Defining Economic Impact and Benefit Metrics from Multiple Perspectives: Lessons to Be Learned from Both Sides of the Atlantic



Defining Economic Impact and Benefit Metrics from Multiple Perspectives: Lessons to Be Learned from Both Sides of the Atlantic

Authors

G Weisbrod, Economic Development Research Group, USA; D Simmonds, David Simmonds Consultancy, UK

Description

This paper compares UK and USA practices with regard to the frameworks and measures used in considering the wider economic impacts of transport investment (or other interventions), and considers what lessons each can draw from the other.

Abstract

This paper compares UK and USA practices with regard to the frameworks and measures used in considering the wider economic impacts of transport investment (or other interventions), and considers what lessons each can draw from the other.

Regarding the frameworks for appraisal, there has been growing debate in the US about the need to better distinguish local, regional and national perspectives on the measures of benefits and wider economic impacts. Information at local and state levels is required to inform prioritisation of investments by state governments, for equity considerations (?environmental justice?) in allocation of funds, and in negotiating agreements for the sharing of investment costs between different levels of government. Comparable issues arise in the UK (and to some extent in other European nations), but there is a need for more debate about the information needed to assist local decision-making as distinct from the information needed purely to comply with the WebTAG (or STAG) requirements for national decision-making. For instance, if we only calculate national measures of benefit we may be failing to make best use of the obtainable information, and may be misinforming local decision-makers about the consequences of their actions for their own constituents.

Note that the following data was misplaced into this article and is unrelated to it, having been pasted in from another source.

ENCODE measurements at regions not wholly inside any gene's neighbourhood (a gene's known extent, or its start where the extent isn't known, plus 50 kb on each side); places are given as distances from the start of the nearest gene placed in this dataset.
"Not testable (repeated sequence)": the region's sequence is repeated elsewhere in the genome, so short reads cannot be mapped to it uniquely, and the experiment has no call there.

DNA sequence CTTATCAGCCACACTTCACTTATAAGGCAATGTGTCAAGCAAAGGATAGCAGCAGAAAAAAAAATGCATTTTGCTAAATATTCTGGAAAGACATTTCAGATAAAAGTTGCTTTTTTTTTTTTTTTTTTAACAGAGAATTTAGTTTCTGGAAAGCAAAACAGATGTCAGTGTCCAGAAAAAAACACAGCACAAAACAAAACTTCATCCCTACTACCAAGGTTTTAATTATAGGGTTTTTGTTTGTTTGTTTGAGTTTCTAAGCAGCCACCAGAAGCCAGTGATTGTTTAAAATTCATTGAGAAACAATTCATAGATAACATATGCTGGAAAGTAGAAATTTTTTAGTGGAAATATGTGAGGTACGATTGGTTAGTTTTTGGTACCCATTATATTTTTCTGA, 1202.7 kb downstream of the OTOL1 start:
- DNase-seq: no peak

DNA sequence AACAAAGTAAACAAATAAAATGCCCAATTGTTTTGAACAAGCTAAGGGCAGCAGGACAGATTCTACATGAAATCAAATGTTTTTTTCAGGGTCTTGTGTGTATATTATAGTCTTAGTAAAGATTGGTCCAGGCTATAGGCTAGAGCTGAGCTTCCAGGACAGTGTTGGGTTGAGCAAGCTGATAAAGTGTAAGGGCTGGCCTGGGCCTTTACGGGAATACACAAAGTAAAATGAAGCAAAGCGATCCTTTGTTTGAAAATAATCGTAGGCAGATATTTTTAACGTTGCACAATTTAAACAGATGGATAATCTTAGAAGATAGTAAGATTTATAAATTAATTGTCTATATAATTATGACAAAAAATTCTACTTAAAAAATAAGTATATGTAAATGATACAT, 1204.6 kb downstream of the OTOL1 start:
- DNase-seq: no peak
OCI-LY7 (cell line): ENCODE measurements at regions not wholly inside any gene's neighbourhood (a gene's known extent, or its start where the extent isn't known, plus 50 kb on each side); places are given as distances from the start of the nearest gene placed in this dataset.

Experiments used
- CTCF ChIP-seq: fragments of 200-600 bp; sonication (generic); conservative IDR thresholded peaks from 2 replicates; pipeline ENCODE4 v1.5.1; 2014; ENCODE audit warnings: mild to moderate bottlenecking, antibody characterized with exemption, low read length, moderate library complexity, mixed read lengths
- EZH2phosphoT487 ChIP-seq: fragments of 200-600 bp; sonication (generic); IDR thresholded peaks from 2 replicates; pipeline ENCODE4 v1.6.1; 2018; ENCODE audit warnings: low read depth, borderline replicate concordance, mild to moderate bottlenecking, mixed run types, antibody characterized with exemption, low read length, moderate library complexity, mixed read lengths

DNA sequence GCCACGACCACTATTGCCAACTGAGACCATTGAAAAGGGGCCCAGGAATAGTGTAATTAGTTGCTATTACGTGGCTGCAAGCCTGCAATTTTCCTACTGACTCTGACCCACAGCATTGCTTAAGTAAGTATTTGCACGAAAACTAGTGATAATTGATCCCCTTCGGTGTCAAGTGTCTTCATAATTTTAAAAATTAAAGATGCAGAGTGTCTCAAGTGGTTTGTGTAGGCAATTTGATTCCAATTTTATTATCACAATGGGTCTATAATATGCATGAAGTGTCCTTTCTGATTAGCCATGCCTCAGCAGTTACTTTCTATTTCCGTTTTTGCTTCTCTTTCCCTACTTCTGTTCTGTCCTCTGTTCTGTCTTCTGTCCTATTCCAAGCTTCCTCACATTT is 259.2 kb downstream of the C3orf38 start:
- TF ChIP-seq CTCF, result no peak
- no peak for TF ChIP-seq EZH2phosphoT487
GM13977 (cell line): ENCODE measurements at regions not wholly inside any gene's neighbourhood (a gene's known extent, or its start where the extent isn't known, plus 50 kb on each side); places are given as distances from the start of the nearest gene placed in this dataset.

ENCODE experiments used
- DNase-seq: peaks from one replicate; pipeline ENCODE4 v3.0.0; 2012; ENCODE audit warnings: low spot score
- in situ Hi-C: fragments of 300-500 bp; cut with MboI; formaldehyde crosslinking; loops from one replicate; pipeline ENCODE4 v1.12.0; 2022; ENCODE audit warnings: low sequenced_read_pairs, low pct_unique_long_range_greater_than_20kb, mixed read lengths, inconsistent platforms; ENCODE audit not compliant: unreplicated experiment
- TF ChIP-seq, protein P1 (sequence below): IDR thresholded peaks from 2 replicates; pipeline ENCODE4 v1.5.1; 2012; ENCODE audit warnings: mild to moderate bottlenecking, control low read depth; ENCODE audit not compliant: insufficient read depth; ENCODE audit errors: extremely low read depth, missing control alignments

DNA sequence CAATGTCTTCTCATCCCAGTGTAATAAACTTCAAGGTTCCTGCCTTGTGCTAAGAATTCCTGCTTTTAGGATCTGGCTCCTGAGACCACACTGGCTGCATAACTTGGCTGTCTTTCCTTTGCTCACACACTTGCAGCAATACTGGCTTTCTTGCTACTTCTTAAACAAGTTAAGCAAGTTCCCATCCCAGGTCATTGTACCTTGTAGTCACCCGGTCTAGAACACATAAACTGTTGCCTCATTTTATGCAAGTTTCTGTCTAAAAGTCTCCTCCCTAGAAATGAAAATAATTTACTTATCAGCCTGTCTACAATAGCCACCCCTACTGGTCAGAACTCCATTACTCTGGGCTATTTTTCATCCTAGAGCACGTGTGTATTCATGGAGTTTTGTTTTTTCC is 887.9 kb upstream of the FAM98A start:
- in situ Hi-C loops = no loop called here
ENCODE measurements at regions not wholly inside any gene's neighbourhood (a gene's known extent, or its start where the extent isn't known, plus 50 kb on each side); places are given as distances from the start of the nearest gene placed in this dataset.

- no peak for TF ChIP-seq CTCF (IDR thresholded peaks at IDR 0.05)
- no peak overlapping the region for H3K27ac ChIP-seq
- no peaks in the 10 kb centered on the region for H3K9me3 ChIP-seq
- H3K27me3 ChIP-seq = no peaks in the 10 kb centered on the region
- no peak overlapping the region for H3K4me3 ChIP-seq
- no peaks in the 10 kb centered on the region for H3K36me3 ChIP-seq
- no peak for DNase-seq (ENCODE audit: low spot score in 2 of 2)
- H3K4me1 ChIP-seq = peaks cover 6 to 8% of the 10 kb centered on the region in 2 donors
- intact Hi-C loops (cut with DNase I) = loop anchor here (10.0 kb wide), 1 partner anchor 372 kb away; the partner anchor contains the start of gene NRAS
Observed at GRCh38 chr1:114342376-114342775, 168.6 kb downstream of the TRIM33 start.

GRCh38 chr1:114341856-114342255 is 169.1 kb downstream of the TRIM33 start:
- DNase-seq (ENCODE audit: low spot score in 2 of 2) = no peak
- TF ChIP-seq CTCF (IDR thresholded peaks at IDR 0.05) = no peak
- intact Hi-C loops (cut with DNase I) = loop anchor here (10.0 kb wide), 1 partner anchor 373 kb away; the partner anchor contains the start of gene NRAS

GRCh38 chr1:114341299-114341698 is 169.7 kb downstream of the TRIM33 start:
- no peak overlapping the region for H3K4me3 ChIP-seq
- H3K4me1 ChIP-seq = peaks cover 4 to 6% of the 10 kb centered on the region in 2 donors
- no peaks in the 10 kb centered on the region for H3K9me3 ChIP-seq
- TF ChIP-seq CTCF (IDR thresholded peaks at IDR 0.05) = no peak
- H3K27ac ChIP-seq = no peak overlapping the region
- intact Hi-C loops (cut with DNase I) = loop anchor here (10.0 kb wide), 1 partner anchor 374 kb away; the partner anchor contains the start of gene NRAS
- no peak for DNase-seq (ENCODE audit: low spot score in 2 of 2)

Regarding the specific measures used in appraisal, there may be need to recognise a broader set of perspectives or metrics to fully span the wider impacts of transport measures, whilst taking care to understand which ones represent additional benefits (or disbenefits) and which represent different manifestations of effects already counted in conventional Transport Economic Efficiency analysis. In this regard, there may be lessons to be learned from the efforts of US state and federal agencies to adopt an expanded range of metrics for assessing wider economic impacts, spanning both intermediate and final outcome metrics. A range of intermediate measures (distinguishing economic impacts relating to freight flows, job access and product delivery market access) and of outcome economic measures (land values, incomes, value added) each get used in different ways in various forms of appraisal schemes.

Along with the concept of differential perspectives for viewing wider impacts, there are also corresponding differences in data and analysis methods required for their use, and issues concerning how they are interpreted. The paper will be illustrated with examples from the authors? work on both sides of the Atlantic.

Publisher

Association for European Transport